Secondly, we may ask what do we repent of? What does God want from us? The Pharisees were sure that repentance consisted of scrupulous attention to the minutiae of the Law, and fastidious care in keeping the Sabbath and ritual purification. A truly devout person would wash one’s hands before eating just in case they had contracted ceremonial defilement in the marketplace (see Mark 7:3f). Is that what repentance looks like? Does God primarily want us to be more religious? John taught otherwise. Repentance consisted of care for the poor and of contentment with one’s lot. “He who has two coats, let him share with him who has none; and he who has food, let him do likewise” (Luke 3:11). Notoriously sinful tax-collectors? Let them “collect no more than was appointed” for them, cheating no one. Soldiers? “Rob no one by violence, and be content with your wages” (v. 12-14).
Here we see the explication of the constant theme of the Old Testament prophets. All the prophets denounced social injustice and said that to know God was not to be religious, but to be kind to the poor (Jeremiah 22:16). One of them, Micah, summed it all up: “He has showed you, O man, what is good—what does Yahweh require of you but to do justice and to love kindness and to walk humbly with your God?” (Micah 6:8) The first and great commandment to love God manifests itself in its corollary, the commandment to love your neighbour as yourself. If you love God whom you have not seen, you will surely also love your neighbour whom you have seen (1 John 4:20).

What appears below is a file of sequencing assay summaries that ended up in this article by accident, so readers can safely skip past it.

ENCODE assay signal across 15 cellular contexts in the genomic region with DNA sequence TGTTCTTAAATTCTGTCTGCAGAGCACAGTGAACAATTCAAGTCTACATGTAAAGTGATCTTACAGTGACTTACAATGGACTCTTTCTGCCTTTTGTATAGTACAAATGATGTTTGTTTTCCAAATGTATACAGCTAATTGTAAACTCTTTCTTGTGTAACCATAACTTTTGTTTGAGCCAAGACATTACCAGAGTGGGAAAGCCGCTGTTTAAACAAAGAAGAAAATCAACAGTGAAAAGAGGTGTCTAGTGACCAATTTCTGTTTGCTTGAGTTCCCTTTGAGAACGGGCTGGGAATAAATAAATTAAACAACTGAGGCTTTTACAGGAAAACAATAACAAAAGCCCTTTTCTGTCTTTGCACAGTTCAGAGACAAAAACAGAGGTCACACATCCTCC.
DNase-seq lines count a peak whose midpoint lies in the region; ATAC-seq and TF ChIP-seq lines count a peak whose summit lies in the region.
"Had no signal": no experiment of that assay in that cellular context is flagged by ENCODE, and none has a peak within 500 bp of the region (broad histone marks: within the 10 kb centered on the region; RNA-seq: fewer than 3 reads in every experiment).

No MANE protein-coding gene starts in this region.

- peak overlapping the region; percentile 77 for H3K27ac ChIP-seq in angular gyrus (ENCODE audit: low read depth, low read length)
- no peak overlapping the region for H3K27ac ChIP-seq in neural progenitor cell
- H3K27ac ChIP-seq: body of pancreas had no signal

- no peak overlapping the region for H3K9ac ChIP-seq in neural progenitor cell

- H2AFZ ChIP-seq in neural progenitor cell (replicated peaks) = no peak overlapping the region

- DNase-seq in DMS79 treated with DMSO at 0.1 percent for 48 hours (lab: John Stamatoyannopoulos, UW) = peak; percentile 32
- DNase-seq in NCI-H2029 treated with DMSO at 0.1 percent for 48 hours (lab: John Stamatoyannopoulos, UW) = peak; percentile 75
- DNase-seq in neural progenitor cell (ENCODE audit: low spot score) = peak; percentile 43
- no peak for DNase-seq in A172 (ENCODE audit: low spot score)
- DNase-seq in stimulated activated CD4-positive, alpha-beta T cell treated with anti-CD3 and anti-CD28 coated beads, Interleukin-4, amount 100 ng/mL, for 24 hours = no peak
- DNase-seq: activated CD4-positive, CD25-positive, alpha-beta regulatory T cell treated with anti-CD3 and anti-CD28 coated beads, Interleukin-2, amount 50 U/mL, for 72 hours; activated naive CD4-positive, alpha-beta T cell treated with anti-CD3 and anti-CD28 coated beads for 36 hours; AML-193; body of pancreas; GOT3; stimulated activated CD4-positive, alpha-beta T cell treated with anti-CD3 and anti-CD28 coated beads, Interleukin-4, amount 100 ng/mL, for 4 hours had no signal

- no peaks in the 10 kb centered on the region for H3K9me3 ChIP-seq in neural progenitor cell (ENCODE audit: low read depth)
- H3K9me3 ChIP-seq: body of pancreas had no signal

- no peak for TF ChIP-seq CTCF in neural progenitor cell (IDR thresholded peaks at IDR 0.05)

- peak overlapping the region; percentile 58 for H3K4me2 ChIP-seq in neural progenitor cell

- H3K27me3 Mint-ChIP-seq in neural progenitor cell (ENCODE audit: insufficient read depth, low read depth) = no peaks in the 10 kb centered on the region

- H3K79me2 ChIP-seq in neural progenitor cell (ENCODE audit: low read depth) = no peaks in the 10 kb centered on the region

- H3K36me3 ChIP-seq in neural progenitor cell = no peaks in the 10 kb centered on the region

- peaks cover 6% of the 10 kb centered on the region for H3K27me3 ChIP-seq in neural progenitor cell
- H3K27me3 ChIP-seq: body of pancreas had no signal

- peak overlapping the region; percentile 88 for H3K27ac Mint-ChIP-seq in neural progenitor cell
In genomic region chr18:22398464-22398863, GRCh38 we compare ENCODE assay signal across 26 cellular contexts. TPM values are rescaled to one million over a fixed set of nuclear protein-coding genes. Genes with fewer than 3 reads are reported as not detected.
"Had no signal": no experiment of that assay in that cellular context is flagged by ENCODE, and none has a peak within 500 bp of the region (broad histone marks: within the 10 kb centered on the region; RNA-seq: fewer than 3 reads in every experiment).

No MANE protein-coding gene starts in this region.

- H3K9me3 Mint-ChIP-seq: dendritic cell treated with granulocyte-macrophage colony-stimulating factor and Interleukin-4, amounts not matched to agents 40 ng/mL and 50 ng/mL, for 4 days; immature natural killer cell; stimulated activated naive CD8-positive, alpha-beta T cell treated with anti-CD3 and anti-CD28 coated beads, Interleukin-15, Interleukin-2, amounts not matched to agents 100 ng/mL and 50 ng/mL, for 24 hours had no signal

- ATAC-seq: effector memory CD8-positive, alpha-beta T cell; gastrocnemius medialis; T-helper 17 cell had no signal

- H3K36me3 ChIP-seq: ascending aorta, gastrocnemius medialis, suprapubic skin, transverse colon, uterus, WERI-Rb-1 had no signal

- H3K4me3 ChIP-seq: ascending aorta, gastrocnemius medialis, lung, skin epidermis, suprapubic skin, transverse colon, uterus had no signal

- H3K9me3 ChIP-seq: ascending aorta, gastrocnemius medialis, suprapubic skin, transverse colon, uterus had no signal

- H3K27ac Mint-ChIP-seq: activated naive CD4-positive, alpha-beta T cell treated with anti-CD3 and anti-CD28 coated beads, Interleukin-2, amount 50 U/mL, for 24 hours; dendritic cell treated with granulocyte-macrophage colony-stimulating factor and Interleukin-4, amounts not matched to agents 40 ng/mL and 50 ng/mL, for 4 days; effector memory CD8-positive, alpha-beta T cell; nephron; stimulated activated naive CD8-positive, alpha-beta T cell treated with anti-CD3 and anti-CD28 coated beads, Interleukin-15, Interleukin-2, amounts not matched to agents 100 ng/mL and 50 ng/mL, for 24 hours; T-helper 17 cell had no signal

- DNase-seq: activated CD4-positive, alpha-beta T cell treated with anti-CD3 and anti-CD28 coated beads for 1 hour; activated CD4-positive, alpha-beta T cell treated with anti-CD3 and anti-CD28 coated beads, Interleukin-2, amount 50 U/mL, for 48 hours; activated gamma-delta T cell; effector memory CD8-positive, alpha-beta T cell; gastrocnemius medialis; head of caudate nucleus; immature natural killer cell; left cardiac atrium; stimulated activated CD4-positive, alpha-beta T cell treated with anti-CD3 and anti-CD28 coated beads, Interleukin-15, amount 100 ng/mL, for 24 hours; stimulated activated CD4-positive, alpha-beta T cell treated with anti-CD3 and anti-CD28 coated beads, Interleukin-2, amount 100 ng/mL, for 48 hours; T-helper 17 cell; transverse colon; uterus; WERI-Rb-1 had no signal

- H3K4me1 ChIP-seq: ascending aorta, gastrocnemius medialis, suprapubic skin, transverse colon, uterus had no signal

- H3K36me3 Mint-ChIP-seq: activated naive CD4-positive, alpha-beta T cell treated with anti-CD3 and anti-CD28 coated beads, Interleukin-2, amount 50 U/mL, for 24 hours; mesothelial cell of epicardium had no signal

Thirdly, John teaches us that Christ is everything. Technically Jesus became John’s disciple when He was baptized by him. Yet when John had his vision of a harmless dove descending upon Jesus after He was praying on the riverside after His baptism, John knew that Jesus was the sinless Messiah, the One who would baptize in the Holy Spirit, the One whose way he was preparing. When John’s disciples found out that Jesus branched out on His own and was baptizing and making His own disciples–even more disciples than John was making–they were incensed and jealous on John’s behalf. John was serene, recognizing in this the hand of God. Of course all men were going to Jesus and He was winning the hearts of Israel. Should not the bridegroom win the bride? John was simply the friend of the bridegroom, the Best Man, and like the Best Man he rejoiced to see the bridegroom win his bride. “He must increase, and I must decrease” (John 4:25-30).
John speaks these words to us as well. When our egos swell and we become angry at others, this is the sign that we must decrease, and let our egos shrink back to a normal size. Jesus Christ must increase in our lives so that all our attention is on Him.
John was not just the Baptizer, he was the Forerunner, and his life had no other purpose than to reveal Christ and prepare His way. From his place on our icon-screens, John tells us that we also have no other purpose but to serve the Lord.